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But he’s no outside agitator: Pfleger is a political operator who counts Mayor Rahm Emanuel as a regular lunch partner and calls former Mayor Richard M. Daley “my friend and brother.” Officials pay their respects at St. Sabina, his Auburn-Gresham parish, when they need to be seen in the black community, and Pfleger does his part when they require the blessing of a clergyman at their press announcements.
So it’s notable that he’s joining the growing list of public figures calling for police to stop busting people for possessing pot.
“I think we’re wasting a lot of time, a lot of money, and a lot of resources on this marijuana thing,” Pfleger says.
“I’ve always been one who’s fought against it—I’m not one who believes in surrender. But at the same time I feel it’s become a mark on people’s records that hurts them in getting jobs or tuition help if they’re students.”
Pfleger says his community needs the help of police and prosecutors to deal with other problems. “I wish we were much tougher on people who kill children.”
He says he has shared these views with Emanuel’s office, police chief Garry McCarthy, and state’s attorney Anita Alvarez. Publicly, all have been unwilling to commit to policy changes.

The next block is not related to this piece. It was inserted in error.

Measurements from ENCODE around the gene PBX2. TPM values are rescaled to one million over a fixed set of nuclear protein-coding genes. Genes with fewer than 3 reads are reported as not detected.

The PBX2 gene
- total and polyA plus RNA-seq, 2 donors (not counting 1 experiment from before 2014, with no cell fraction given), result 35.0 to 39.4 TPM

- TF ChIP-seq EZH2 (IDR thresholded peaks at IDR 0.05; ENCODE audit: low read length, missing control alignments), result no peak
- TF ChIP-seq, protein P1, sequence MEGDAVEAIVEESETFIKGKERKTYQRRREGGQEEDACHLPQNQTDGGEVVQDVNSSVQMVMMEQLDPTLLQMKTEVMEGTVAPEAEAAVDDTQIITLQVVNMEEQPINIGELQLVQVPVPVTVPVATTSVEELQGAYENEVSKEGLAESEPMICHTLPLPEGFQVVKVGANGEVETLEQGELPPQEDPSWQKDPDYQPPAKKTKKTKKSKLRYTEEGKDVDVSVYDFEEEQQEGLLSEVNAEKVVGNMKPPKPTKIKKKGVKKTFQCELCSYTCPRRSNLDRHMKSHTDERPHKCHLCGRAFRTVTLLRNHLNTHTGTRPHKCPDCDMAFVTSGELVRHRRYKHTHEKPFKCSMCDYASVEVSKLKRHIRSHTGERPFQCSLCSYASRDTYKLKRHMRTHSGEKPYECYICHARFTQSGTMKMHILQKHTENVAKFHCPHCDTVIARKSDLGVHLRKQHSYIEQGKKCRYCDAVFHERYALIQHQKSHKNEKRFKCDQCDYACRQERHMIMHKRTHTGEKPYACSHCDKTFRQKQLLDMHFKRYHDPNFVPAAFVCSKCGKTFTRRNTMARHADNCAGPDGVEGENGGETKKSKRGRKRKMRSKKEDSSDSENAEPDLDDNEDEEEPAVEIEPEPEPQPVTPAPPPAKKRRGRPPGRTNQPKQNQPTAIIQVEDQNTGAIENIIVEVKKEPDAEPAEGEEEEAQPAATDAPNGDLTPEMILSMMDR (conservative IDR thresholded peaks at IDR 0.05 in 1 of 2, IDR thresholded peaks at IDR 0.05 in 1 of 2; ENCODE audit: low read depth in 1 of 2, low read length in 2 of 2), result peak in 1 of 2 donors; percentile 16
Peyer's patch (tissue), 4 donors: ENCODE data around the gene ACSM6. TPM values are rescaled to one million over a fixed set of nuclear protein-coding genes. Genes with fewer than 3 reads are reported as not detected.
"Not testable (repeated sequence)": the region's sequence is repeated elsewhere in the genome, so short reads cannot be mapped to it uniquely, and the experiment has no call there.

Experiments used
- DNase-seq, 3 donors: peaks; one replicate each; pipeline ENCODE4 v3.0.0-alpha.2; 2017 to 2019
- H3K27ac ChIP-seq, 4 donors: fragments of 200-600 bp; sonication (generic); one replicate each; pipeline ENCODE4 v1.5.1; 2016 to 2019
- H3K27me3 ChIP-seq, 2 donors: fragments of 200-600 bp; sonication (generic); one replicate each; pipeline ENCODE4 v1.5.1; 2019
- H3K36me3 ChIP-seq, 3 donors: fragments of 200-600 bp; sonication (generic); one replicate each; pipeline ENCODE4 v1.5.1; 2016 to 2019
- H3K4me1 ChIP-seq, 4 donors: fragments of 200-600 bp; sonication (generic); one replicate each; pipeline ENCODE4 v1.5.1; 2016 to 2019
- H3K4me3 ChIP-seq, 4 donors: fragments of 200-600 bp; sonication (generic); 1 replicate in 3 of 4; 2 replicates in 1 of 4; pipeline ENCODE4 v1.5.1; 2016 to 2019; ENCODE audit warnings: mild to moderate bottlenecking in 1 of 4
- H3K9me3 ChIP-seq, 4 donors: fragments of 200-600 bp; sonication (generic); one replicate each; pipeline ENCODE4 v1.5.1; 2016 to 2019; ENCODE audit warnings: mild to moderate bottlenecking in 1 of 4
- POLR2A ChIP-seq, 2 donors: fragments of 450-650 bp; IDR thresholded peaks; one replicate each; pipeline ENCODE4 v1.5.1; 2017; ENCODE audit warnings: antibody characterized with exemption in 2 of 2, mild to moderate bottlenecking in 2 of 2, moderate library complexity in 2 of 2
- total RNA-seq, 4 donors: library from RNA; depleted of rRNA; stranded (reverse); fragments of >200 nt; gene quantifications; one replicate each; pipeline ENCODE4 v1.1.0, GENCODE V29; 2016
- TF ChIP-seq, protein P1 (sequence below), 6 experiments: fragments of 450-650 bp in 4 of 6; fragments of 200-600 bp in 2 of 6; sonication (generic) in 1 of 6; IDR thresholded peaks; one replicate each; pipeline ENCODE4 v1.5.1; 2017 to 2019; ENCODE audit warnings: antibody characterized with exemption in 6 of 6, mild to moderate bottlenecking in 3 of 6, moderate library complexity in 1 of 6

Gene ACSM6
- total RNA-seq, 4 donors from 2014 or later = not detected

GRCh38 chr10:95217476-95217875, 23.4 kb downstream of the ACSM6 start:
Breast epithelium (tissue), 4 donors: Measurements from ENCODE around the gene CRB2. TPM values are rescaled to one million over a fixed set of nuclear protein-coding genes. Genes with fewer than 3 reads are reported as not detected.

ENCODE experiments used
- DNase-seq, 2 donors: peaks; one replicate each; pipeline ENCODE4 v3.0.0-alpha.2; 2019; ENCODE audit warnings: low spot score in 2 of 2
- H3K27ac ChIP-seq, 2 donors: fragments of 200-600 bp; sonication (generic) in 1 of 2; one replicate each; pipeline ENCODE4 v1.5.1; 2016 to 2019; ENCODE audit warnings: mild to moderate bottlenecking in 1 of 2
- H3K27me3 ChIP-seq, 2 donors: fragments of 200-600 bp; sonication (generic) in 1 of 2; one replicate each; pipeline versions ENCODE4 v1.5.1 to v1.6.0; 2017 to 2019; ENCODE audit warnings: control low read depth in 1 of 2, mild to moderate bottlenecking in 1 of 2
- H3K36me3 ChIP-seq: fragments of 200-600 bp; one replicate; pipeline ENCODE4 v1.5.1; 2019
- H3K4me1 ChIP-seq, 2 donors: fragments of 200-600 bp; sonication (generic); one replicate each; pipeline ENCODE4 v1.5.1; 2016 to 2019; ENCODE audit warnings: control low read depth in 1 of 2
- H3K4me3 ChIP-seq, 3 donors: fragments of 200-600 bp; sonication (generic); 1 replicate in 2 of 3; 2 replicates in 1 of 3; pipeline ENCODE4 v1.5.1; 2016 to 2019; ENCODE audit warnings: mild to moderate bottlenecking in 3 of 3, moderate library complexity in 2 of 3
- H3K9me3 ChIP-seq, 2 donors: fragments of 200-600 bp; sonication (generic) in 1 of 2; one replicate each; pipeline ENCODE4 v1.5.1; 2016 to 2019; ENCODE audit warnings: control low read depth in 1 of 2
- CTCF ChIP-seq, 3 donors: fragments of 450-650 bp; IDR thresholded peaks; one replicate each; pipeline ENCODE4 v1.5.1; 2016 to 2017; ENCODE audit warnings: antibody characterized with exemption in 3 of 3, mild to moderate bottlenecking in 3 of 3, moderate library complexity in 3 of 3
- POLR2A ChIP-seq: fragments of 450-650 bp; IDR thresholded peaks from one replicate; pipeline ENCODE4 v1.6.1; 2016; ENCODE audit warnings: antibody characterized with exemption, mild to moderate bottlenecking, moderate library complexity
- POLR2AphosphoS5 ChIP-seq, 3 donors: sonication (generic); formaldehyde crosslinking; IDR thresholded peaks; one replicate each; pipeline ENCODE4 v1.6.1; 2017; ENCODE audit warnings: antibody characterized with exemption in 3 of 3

As Ben Joravsky and I reported in this week's issue, legislation is pending before the City Council and Illinois house that would make low-level pot possession punishable with fines rather than jail time.
To Pfleger, that would be an improvement, but it wouldn’t address the grass gap—the fact that African-Americans are the ones who keep getting busted.
Pfleger recalls that when he served in the suburbs in the early 1970s, “Marijuana was just kind of ignored out there.”
“We are much tougher on crime in the black and Hispanic community than in the white community. And any kind of step back on this marijuana thing becomes being light on crime.”
The fastest way to confront the disparity is to leave possessors alone, he says, “unless someone’s caught with 500 pounds of it or they’re selling it to kids.”
Of course, this is a priest who is frequently moved to his own highly publicized attacks on vice—he’s led protests of tobacco ads, tried to shut down liquor stores, and paid prostitutes for the time to preach to them. Pfleger says he opposes marijuana legalization because he thinks it’s too great a temptation.
“Marijuana, alcohol, the lottery—all these things, in hopeless times, in the economy we’re in right now, people look to these things who can be preyed on,” he says. “I’m not saying I could never get to the place where I’d support legalization, but right now I don’t think society is ready for it.”
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